What do you do when your creative mind takes a vacation?

In early 2017, the Carnival Group approached Omniplex about a possible project to create their current face to face induction program as an elearning course. It sounded a great project, and we were excited to get started on our sales proposal.

Creating a concept for our proposal came to me, and this felt like a great opportunity to get really creative as the client was open to anything. And then disaster struck. I completely lost my creative mojo. What was supposed to be a fun proposal turned into one of the hardest projects I have ever had to create a concept for.

An initial idea came to mind, but when put into the format of a mini storyboard in PowerPoint, I felt that it didn’t really work, so it was ditched.  On to concept 2, but again when the initial ideas where put on a PowerPoint slide, it didn’t feel quite right and again it was ditched…

Are you sensing the pattern yet?

Imagine this cycle of concept – storyboard – delete going on for over two weeks…   that was my life….  my creativity had completely left me. What sounded a great concept initially both in my head, and when discussed with teammates just didn’t translate to the visual format of elearning.

I hit a real brick wall as far as this sales concept went. Luckily for us, the client contact was on leave so we had a longer window than usual to put our proposal together. My only option by this stage was to leave the project alone and work on something else.

It helped. New day… new outlook…  so, I went back to my first task with any project – researching the client. I found lots of information about the Carnival Group, including their outlook, and had a great insight into their cruise ships. But I still had no inspiration for a concept, and my teammates were drawing a blank as well.

And then we got a random break through. During the extensive research, I happened to come across an out of the way auction site that was selling a teddy bear from one of the cruise ships. It caught my imagination, and I had a glimmer of a lightbulb moment.

So, research shifted to looking into these bears.  It turns out that each cruise line in the Carnival Group has its own souvenir bear sold in the on-board gift shop.  The bears are specific to each cruise line and are specific to the year. There is a huge group of people who are collectors of these bears.

Maybe a bear could be the focus of my design? It is a generic, globally understood item. And it is gender/race neutral which is vitally important.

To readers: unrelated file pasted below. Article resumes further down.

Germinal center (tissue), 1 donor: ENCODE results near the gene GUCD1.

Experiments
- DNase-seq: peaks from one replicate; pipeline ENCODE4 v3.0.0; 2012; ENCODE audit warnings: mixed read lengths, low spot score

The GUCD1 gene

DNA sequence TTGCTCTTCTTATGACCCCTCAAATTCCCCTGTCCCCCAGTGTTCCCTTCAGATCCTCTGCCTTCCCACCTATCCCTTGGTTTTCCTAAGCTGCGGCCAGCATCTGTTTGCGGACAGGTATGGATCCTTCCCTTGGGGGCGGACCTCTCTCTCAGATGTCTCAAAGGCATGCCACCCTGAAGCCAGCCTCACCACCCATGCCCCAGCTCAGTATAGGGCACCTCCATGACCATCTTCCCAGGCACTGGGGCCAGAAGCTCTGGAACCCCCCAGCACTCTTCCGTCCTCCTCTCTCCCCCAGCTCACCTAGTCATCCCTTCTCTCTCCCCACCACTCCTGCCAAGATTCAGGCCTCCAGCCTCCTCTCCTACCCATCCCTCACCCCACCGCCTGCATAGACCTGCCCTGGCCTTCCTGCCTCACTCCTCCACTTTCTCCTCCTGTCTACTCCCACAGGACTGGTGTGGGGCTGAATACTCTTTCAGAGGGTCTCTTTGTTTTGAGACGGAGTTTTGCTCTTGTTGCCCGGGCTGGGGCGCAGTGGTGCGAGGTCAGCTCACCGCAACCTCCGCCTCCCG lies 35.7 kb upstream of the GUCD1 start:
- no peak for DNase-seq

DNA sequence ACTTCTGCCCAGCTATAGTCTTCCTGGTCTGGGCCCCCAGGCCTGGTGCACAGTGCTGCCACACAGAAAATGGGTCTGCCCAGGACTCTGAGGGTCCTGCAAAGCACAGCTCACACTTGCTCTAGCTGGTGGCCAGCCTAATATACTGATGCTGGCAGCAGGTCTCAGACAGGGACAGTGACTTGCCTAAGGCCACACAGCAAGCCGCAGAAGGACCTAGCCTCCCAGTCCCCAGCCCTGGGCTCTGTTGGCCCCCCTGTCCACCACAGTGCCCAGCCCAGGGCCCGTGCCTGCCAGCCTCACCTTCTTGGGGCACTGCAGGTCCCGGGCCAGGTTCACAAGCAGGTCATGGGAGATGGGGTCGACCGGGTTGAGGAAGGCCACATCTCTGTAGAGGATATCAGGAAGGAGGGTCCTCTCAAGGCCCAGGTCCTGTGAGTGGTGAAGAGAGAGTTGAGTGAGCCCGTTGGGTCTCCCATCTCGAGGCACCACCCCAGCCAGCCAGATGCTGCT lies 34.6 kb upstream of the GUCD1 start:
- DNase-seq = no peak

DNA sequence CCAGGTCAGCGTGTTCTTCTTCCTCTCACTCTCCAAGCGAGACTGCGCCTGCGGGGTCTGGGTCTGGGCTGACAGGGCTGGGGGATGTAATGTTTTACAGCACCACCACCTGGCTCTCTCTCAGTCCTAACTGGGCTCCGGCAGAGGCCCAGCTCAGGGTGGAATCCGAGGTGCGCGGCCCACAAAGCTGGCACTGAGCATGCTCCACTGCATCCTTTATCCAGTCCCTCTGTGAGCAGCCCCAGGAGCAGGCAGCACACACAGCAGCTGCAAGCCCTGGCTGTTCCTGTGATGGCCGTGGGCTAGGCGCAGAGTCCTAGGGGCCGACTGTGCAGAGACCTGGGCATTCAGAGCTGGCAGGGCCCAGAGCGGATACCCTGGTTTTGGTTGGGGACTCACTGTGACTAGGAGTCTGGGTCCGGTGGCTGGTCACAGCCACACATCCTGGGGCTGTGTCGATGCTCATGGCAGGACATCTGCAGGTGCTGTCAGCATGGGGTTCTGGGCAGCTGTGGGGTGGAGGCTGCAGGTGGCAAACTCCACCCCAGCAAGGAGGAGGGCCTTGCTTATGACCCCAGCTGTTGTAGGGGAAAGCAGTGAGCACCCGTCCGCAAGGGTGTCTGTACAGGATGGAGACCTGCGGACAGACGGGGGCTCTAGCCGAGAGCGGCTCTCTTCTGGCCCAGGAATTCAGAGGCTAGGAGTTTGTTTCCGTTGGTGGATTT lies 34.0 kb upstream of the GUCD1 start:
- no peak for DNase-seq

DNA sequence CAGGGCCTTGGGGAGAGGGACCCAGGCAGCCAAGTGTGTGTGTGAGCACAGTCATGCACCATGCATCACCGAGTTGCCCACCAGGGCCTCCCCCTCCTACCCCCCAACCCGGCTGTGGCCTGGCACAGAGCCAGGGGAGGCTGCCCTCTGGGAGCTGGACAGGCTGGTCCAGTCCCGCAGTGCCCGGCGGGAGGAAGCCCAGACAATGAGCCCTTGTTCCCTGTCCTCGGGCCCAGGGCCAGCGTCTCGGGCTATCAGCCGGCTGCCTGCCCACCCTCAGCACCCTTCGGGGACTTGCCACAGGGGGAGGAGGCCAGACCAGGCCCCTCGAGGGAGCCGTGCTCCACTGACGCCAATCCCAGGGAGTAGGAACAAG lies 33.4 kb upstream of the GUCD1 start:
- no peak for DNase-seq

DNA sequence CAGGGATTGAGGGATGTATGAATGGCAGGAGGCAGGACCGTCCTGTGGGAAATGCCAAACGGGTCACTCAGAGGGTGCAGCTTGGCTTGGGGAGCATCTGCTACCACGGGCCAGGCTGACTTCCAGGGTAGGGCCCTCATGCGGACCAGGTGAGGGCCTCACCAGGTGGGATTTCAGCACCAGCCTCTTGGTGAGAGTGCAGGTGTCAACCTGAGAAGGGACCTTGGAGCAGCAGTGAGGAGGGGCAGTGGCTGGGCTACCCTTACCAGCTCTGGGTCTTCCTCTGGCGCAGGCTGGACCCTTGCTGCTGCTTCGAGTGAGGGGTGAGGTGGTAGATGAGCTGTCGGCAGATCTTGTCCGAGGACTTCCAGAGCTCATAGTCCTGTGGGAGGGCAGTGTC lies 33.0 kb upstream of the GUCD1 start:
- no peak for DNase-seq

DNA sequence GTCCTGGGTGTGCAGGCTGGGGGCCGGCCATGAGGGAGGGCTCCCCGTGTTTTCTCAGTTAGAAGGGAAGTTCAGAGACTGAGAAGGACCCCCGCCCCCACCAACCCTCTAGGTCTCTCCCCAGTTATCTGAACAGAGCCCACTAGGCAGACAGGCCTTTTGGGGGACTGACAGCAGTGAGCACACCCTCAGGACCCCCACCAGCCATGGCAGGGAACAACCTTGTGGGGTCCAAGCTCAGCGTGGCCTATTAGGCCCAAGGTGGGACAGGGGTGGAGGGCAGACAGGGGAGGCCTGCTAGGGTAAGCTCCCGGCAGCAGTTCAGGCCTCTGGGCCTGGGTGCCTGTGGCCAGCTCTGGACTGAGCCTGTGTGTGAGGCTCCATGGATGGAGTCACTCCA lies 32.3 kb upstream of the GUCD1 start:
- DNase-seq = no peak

Starting to create a mini storyboard put the bear in context and helped to identify what worked and what would not. I wanted to use the bear in a range of settings to create their journey from receiving their letter to joining the ship. I settled on using line drawings for my scenery, keeping it black and white. This would be the holder for our content, which I wanted to be vibrant as it was about the company. It was great to finally have the concept planned out so that we could share it with the client.

I must be honest… this was one of the hardest concepts to create, purely because I had a complete creativity block. This is by no means a finished, polished project; just an initial sales concept mapped out across 15 PowerPoint slides so we could show the range of settings.

I loved the end result but sharing it with the client was the most nerve-wracking experience; maybe because it took so much work and rework to reach this point. Fortunately, the client loved the concept, and could readily see how it could be easily tailored to suit each cruise line brand within the group.

the powerpoint concept showing intro and section headers

The whole process was a real personal development journey and taught me how to deal with the loss of a skill even if only for a relatively short period of time. It also taught me to always approach any project fully informed about all aspects of the prospective client. That client history and background is essential to give the bigger picture about the client but doing the research can give you some off tangent insights which may prove invaluable further down the line.

Sometimes that research can seem dull and a waste of time, but if it gives me the inspiration I need, then every minute is worth it. I keep my creativity, and hopefully the client gets a great concept that they love.

I would love to hear how you deal with a creative block, and what you do to find your inspiration. Leave a comment to share your thoughts.

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